CEDAR RAPIDS — While construction association officials and lawmakers scrutinize Linn County’s recent lease-purchase agreement for a new public health and youth development services building, the process is moving forward.
Several local contractors eyed by the county for the job have expressed plans to file proposals for the project, which is not to exceed $31.5 million. The building itself has been estimated at $21.5 million.
The 55,000-square-foot Dr. Percy and Lileah Harris Public Health and Youth Development Services building at 1019 Seventh St. SE. will honor Cedar Rapids residents and public health, education and civil rights figures Percy and Lileah Harris.
The board earlier this month sent a request for proposals to Cedar Rapids contractors Miron Construction, Unzeitig Construction, Tricon Construction Group, Kleiman Construction, Ryan Companies and Rinderknecht Associates and Mortensen Construction, which has an office in Coralville.
The document lists more than a dozen criteria for evaluating candidates, including the lump sum price; team qualifications; previous experience in $15-$25 million projects; adequacy and capability of the contractor; and the extent to which the contractor and other project members have worked on local projects as well as how many will work on the public health building.
Supervisor John Harris said the board likely would grade proposals on a matrix using that criteria, potentially with input from county staff.
“The board is going to have to make some decision on their own on who sets themselves apart as far as compliance to the bid,” he said.
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Contractors have until the end of the month to submit proposals. The board expects to make a decision in February.
Of the seven contractors potentially in the running for the project, officials with Tricon, Kleiman and Rinderknecht said last week they plan to submit proposals for the project.
Calls to Mortensen, Ryan and Unzeitig were not returned. An official with Miron Construction declined to comment.
Mike Glavan, chief executive of Kleiman, said the process will be similar to a competitive bid for contractors, but the biggest difference will be the financing.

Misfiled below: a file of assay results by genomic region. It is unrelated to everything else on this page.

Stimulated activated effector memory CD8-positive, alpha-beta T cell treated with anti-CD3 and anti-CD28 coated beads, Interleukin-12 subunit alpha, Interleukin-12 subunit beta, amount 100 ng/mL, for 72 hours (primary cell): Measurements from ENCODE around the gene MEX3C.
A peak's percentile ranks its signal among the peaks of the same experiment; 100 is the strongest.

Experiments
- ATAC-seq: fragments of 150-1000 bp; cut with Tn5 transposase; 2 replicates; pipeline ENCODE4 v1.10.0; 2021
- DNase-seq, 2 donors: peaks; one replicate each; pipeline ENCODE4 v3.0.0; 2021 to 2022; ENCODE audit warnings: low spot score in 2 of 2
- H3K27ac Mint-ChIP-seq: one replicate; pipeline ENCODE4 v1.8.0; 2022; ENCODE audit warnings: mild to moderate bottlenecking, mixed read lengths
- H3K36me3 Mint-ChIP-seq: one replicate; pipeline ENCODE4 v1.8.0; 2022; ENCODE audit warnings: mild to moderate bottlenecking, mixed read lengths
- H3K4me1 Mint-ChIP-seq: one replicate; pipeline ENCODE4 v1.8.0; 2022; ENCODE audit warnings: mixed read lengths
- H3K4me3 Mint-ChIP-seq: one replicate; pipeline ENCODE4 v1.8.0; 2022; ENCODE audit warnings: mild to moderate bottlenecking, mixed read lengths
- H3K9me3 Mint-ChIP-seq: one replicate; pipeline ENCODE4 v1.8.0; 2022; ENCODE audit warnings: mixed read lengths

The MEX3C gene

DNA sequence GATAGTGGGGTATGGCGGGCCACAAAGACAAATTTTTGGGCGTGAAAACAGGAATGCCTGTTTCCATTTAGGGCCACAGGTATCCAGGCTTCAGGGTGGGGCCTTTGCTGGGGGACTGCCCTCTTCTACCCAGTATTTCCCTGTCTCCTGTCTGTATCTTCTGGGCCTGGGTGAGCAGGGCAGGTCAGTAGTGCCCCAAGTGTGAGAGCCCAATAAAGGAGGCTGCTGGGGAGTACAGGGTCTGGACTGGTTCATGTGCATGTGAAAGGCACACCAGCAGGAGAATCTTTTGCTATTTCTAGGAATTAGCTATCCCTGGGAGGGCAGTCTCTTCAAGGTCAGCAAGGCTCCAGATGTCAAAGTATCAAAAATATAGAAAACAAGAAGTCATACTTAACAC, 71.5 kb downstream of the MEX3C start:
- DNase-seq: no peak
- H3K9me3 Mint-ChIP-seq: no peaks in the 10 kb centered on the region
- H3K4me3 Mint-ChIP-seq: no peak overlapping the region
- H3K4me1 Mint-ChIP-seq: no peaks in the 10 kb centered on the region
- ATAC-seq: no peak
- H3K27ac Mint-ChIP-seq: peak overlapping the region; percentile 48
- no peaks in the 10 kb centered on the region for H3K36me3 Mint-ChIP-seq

The lease-purchase agreement requires the contractor to build the project, with the county buying the building when completed at a predetermined price. The contractor assumes all the risk associated with the construction process.
“The construction piece of the pie really doesn’t change at all,” Glavan said. “Really what it’s going to do, in my mind as a general contractor, is I really have to mind my P’s and Q’s ... It really puts the general contractor on high alert to make sure they’re managing that cash flow properly.”
Contractors said that level of financing will require a loan.
“We have to go to a financial institution and obviously come up with the $25 to $30 million to finance this project while it’s being built,” Tricon owner Ron Richard said. “As a contractor, you have to put down a certain percentage of that yourself.”
That upfront investment will be a bigger barrier for smaller companies, Richard added.
“That takes money out of your own working capital that you would put toward other projects and so forth,” he said. “If you’re a large developer ... it’s not as big of a barrier.”
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In addition, the contractor faces penalty fees if it fails to meet the project’s substantial completion date of Sept. 1, 2019.
Contractors interviewed said they don’t think a lease-purchase agreement will make the process any less competitive — price will still be a major factor.
If the board — which already has pared the pool of candidates to seven contractors — doesn’t take the lowest bidder, Glavan said it should come with a reason.
“As far as what I’ve heard from the county is they really want to make sure it’s done by local folks,” Glavan said. “All we want is a level playing field.”
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